I am a big fan of encryption but as xkcv show so elegantly on a comic, the best encryption in the world can be foiled by a $5 spanner.
..... the greatest fame comes from adding to human knowledge, not winning battles.
Paraphrased from Napolean Bonaparte, 1798
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..... the greatest fame comes from adding to human knowledge, not winning battles.
Paraphrased from Napolean Bonaparte, 1798
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post #54 of 61
Double post
..... the greatest fame comes from adding to human knowledge, not winning battles.
Paraphrased from Napolean Bonaparte, 1798
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..... the greatest fame comes from adding to human knowledge, not winning battles.
Paraphrased from Napolean Bonaparte, 1798
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post #55 of 61
So iMessage has tough encryption, and the open itself has tough encryption.

How safe is FaceTime though? Is it as equally tough to crack and view a FaceTime stream?
post #56 of 61

You're aware that you're being critical of the iPhone (and its users) because it does its job very, very well?  It is truly a secure device.  So secure, in fact that government agencies require Apple's aid to decrypt it.

 

That criminals buy it is neither here nor there.  This is a free market economy -- and people be they criminals or otherwise -- are free to own the device that they choose.

 

The iPhone just happens to be a more secure device than its competition. 

 

Sounds to me that you should be carping on why the other OS's are relatively insecure compared to Apple's offerings.

post #57 of 61
Apple should tell DEA, we not in that type of business. What people due to their bodies isn't govt business. DEA didn't buy those iPhones, belong to the users , apple have no right to help govt in this area.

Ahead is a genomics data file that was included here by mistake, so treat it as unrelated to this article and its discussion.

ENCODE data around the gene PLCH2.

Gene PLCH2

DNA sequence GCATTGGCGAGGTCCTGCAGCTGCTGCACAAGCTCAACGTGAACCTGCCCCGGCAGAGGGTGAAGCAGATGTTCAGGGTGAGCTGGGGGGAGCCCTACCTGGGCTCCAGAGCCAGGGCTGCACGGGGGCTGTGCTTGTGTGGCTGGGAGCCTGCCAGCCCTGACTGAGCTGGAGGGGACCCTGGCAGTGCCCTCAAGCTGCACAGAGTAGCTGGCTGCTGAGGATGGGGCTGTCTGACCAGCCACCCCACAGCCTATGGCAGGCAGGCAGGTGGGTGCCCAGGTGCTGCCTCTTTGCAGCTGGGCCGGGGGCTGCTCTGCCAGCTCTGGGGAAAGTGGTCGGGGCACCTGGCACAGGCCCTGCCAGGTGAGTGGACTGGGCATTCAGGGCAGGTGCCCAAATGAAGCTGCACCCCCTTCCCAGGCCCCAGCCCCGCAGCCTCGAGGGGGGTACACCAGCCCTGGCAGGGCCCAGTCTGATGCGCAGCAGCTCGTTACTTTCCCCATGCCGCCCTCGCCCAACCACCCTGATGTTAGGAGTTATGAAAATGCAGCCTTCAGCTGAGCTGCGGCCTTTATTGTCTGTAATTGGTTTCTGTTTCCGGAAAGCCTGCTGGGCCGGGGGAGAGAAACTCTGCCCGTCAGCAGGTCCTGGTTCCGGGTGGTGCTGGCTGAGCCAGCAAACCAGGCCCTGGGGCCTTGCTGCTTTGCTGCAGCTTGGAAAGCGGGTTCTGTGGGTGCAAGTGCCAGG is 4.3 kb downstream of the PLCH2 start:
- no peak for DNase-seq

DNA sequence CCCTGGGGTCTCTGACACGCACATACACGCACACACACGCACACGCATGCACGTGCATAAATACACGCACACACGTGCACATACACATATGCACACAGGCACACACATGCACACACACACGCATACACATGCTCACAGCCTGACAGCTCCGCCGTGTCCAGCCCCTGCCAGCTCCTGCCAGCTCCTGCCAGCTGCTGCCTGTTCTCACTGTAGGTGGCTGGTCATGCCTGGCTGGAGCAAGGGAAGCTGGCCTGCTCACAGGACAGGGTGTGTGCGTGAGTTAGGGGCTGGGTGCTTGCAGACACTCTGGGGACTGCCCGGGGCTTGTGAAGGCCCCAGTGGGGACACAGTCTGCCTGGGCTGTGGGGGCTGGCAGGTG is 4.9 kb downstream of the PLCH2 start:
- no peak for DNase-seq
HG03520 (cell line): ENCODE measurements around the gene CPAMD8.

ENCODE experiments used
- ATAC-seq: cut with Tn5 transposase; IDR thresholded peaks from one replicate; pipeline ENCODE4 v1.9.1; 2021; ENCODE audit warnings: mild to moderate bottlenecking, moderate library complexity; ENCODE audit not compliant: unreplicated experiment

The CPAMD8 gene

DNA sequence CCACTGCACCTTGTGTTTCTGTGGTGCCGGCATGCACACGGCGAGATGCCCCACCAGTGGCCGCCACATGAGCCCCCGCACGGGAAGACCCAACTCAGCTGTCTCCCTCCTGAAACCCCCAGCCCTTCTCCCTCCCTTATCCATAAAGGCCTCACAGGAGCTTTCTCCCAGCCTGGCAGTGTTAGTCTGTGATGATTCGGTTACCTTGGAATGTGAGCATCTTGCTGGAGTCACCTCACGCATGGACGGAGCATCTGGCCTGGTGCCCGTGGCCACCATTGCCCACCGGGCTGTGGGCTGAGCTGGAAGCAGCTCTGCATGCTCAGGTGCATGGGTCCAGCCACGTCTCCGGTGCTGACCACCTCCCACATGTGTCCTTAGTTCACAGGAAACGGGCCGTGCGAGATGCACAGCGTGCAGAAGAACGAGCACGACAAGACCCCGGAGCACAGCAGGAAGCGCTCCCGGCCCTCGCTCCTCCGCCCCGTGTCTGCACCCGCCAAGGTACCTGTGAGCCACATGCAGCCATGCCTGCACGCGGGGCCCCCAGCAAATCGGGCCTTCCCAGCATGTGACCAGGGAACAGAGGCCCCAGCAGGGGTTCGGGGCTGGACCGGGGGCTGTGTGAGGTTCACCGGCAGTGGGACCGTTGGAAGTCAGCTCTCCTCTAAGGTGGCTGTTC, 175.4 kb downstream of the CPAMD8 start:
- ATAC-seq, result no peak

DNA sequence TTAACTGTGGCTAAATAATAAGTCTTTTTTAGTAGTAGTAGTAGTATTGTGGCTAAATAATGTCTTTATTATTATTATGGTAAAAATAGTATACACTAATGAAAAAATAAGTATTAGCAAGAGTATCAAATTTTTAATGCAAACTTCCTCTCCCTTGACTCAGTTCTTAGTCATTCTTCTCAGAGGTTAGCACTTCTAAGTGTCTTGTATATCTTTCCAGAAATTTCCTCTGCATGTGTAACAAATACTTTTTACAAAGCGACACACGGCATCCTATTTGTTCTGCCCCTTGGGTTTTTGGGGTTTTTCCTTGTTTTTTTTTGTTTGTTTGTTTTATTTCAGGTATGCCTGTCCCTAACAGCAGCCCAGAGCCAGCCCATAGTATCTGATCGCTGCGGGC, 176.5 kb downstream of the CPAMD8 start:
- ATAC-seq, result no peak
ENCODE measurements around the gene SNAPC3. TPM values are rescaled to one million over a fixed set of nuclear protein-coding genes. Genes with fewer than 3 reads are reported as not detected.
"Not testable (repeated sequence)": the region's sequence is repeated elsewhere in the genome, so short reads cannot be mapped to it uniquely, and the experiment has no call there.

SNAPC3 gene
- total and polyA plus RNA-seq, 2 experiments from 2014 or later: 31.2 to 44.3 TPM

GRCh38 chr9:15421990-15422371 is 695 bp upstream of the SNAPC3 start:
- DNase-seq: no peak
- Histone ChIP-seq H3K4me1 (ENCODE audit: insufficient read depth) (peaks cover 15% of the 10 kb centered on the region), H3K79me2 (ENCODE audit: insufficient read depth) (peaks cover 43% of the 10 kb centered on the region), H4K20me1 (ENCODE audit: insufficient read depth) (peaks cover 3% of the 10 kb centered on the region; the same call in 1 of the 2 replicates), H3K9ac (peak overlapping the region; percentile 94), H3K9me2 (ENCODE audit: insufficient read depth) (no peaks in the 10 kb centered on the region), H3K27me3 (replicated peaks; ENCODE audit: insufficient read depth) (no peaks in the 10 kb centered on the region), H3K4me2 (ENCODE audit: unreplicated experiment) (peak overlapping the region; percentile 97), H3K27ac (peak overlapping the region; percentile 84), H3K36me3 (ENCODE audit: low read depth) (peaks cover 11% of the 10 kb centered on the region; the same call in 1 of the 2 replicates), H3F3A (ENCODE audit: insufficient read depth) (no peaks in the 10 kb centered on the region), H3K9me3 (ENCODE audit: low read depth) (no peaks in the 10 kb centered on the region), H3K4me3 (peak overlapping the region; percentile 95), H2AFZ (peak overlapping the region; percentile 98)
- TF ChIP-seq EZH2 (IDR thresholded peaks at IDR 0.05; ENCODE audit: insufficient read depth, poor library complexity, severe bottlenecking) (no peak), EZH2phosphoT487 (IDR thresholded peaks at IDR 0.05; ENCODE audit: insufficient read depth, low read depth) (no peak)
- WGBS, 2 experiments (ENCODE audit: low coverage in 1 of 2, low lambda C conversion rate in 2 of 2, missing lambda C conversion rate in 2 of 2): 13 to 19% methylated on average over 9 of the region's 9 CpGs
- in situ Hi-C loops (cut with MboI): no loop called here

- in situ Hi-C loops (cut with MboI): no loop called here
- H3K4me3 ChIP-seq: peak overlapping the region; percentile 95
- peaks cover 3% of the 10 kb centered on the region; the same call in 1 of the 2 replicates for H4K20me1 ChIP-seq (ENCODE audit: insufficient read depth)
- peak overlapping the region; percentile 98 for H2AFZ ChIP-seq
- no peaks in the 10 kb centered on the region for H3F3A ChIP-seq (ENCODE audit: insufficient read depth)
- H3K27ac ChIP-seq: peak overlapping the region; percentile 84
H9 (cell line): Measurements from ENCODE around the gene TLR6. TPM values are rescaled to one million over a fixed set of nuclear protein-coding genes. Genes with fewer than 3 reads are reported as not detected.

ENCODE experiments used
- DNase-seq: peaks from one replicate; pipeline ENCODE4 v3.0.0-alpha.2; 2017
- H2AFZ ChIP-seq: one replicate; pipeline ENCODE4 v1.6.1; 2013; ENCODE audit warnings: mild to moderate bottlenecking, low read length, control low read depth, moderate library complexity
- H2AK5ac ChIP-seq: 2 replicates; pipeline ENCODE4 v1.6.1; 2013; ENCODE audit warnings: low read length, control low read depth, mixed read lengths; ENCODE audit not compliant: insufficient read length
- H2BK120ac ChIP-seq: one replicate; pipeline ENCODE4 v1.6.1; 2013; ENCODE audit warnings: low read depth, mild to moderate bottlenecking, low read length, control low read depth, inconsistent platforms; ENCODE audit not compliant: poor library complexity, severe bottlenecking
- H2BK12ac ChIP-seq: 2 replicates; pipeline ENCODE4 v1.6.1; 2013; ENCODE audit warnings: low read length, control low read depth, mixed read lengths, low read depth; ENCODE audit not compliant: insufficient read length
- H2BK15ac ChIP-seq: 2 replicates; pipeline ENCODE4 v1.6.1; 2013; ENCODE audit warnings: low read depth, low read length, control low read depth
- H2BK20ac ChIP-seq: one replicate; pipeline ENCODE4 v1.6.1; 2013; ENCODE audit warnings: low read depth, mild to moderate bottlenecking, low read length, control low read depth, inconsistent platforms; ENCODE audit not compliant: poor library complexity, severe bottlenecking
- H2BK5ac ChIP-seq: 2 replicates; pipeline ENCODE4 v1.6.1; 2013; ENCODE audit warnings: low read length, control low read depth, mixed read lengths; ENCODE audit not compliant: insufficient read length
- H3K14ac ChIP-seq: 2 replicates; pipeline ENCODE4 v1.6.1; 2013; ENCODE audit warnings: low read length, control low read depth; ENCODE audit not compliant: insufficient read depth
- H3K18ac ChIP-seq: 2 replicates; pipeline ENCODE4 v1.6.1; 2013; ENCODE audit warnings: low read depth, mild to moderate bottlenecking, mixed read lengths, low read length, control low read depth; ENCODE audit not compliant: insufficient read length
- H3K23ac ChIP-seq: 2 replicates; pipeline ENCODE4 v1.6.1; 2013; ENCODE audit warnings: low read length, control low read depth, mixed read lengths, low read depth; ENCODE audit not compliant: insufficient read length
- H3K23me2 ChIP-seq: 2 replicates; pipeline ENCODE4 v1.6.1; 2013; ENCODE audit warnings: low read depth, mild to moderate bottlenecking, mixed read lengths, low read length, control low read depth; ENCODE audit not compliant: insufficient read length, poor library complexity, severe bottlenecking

post #58 of 61
Quote:
Originally Posted by messiah40 View Post

Apple should tell DEA, we not in that type of business. What people due to their bodies isn't govt business. DEA didn't buy those iPhones, belong to the users , apple have no right to help govt in this area.

Seeing as how every iPhone needs FCC approval I don't think that would be a good stance to take.
"Few things are harder to put up with than the annoyance of a good example" Mark Twain
"Just because something is deemed the law doesn't make it just" - SolipsismX
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"Few things are harder to put up with than the annoyance of a good example" Mark Twain
"Just because something is deemed the law doesn't make it just" - SolipsismX
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post #59 of 61
Quote:
Originally Posted by lilgto64 View Post

I wonder if the 7 week wait is an actual backlog of 7 weeks - or maybe just a generic answer - or perhaps something else, perhaps along the lines of Apple's legal department spending some time to ensure there are no legal repercussions to Apple for doing so. 

 

 

It's 7 weeks unless you also want a cable with it, then mysteriously it becomes 12 weeks.

post #60 of 61
Quote:
Originally Posted by lostkiwi View Post


That is a good point. I never thought of that. I just did as you decribed and it did show the contact info. I guess you could just turn Siri off if you were worried about it.
Also, you can't see any emails, photos, texts etc from Siri so I guess it depends on your concept of privacy. Some would argue that there is little there on the contact page that could not be found through other sources like Facebook, Directory etc.

I am a big fan of encryption but as xkcv show so elegantly on a comic, the best encryption in the world can be foiled by a $5 spanner.

 

On the passcode lock page there is an option to allow/disallow siri access when the device is locked. And for a number of functions you are asked the passcode before you are shown the results of the request. Maybe 'show my info' should do that? 

post #61 of 61
Quote:
Originally Posted by AndyTempo View Post

On the passcode lock page there is an option to allow/disallow siri access when the device is locked. And for a number of functions you are asked the passcode before you are shown the results of the request. Maybe 'show my info' should do that? 
Cool thanks, I will look into that.
..... the greatest fame comes from adding to human knowledge, not winning battles.
Paraphrased from Napolean Bonaparte, 1798
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..... the greatest fame comes from adding to human knowledge, not winning battles.
Paraphrased from Napolean Bonaparte, 1798